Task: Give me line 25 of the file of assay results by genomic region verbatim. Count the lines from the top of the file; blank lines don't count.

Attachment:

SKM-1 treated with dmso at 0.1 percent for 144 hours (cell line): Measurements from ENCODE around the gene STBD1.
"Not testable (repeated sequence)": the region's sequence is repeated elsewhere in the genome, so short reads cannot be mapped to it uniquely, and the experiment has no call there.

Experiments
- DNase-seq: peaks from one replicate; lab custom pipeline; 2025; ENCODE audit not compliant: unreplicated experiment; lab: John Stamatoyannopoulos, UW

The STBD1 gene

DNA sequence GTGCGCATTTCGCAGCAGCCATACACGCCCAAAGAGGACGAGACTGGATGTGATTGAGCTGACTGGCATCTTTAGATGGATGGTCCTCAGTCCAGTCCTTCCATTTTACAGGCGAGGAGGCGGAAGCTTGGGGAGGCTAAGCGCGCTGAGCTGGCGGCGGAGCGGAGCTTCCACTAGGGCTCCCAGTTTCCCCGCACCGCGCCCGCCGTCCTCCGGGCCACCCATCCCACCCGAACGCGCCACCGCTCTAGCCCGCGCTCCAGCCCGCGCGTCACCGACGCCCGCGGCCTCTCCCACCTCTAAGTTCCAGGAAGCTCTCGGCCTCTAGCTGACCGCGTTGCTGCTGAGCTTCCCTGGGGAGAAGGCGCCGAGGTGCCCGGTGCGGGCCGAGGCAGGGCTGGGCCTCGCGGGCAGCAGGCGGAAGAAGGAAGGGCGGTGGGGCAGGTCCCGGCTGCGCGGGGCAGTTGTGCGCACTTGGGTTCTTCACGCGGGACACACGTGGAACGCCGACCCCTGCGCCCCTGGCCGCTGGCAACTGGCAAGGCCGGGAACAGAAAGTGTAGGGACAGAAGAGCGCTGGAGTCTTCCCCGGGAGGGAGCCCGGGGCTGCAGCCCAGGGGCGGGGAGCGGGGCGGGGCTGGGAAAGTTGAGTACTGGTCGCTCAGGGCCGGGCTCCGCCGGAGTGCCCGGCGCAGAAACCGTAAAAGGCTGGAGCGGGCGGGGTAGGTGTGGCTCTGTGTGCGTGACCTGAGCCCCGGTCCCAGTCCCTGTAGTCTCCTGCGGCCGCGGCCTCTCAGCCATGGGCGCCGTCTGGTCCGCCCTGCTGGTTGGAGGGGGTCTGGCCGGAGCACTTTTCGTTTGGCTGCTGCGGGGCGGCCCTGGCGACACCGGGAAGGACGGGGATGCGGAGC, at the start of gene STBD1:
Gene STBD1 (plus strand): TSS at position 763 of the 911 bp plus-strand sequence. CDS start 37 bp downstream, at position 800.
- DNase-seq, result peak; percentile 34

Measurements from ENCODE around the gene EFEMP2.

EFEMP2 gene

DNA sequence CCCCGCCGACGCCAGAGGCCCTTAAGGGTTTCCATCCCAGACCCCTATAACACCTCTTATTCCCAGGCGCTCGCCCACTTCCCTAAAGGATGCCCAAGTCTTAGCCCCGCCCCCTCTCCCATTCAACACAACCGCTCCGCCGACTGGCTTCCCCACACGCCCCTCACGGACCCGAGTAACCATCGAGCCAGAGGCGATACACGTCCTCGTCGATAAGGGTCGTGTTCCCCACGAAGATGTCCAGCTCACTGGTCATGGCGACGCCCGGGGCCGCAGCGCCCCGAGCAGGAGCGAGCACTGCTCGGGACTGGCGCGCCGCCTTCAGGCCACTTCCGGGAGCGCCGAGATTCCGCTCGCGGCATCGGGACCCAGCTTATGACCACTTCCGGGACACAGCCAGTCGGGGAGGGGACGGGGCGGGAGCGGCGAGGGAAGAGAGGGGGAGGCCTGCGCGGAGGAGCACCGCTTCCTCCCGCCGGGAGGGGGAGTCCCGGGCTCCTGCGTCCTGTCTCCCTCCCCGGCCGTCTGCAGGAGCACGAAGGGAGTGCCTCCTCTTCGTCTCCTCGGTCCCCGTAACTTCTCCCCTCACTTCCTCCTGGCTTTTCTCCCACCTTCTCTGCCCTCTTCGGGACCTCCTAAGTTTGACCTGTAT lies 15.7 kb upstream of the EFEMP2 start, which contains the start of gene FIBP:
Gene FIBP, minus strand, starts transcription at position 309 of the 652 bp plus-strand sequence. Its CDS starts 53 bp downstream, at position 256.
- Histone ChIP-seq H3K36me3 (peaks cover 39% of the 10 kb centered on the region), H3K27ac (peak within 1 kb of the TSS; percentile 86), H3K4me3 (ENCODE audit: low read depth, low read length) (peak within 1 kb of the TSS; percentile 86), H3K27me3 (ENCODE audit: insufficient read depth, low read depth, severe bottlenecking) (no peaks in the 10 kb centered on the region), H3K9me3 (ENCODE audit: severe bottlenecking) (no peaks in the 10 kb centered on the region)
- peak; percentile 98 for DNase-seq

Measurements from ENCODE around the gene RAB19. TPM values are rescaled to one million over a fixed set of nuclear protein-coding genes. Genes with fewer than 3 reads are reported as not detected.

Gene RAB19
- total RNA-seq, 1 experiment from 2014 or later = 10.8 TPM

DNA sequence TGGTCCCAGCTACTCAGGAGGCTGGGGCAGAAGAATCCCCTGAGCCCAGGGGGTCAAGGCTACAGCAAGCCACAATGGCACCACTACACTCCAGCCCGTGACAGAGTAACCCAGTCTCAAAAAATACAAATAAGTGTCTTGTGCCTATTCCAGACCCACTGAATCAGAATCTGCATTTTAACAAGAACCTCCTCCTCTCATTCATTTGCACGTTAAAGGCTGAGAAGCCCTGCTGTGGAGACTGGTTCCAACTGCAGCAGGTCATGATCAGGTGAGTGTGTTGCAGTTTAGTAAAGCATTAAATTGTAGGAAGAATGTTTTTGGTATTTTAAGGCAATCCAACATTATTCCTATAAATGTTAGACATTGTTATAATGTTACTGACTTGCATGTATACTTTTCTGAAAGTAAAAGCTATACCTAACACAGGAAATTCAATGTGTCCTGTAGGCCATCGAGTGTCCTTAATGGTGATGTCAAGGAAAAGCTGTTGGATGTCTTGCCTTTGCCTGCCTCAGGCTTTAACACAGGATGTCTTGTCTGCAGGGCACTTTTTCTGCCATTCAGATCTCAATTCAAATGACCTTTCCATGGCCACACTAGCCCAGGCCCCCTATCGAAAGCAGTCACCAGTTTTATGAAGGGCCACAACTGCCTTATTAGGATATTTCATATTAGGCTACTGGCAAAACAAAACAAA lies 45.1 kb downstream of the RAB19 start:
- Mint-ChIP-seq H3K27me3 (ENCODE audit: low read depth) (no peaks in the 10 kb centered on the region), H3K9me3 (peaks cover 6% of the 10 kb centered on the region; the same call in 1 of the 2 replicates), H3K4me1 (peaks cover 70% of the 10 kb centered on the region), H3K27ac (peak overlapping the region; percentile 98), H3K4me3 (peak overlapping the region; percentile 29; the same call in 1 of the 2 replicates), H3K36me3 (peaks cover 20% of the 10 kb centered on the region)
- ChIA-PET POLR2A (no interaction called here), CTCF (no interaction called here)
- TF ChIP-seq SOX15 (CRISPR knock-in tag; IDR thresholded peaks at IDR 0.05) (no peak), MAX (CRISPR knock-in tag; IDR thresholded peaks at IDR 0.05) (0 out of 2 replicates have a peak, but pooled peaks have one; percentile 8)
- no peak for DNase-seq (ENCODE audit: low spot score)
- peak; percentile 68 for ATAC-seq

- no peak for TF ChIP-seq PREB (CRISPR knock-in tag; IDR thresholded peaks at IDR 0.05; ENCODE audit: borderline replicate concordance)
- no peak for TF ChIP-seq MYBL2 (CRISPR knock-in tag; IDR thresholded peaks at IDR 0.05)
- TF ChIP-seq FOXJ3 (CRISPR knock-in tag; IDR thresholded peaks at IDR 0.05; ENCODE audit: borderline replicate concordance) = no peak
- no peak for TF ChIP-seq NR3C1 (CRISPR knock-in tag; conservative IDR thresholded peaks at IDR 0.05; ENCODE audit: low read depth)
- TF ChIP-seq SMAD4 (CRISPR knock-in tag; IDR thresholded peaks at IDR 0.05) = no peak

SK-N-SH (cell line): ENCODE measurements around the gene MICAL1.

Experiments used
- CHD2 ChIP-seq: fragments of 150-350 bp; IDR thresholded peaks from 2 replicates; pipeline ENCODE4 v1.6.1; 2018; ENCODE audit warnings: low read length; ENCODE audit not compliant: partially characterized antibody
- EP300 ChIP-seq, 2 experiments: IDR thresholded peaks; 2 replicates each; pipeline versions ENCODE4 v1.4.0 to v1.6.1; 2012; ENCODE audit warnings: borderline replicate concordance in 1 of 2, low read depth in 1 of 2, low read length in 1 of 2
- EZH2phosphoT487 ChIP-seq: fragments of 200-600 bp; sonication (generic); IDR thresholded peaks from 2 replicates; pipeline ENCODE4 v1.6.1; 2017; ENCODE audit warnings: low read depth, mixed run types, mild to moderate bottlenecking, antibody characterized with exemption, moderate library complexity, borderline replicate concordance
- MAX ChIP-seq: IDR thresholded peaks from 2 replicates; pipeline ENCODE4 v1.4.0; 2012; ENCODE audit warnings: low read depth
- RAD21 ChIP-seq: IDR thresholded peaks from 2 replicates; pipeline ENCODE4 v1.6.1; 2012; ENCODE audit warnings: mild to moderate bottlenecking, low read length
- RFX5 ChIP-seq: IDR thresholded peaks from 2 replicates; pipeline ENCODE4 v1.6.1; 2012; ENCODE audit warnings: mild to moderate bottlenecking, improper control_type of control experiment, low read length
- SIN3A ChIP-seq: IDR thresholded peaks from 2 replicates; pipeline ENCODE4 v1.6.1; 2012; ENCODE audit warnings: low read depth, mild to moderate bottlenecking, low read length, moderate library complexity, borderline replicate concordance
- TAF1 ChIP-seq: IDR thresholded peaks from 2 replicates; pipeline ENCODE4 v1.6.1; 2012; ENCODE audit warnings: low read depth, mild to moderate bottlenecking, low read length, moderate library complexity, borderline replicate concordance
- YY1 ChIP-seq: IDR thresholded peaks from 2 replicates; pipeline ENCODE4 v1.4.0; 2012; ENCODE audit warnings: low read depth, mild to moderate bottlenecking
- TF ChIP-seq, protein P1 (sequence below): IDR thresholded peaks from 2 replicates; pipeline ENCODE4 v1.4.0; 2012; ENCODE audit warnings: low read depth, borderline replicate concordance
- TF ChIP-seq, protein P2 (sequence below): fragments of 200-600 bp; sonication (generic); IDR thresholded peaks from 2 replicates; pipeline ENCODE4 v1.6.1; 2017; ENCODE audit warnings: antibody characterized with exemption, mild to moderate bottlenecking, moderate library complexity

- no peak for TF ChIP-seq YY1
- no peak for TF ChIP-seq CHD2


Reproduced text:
- no peak for TF ChIP-seq MYBL2 (CRISPR knock-in tag; IDR thresholded peaks at IDR 0.05)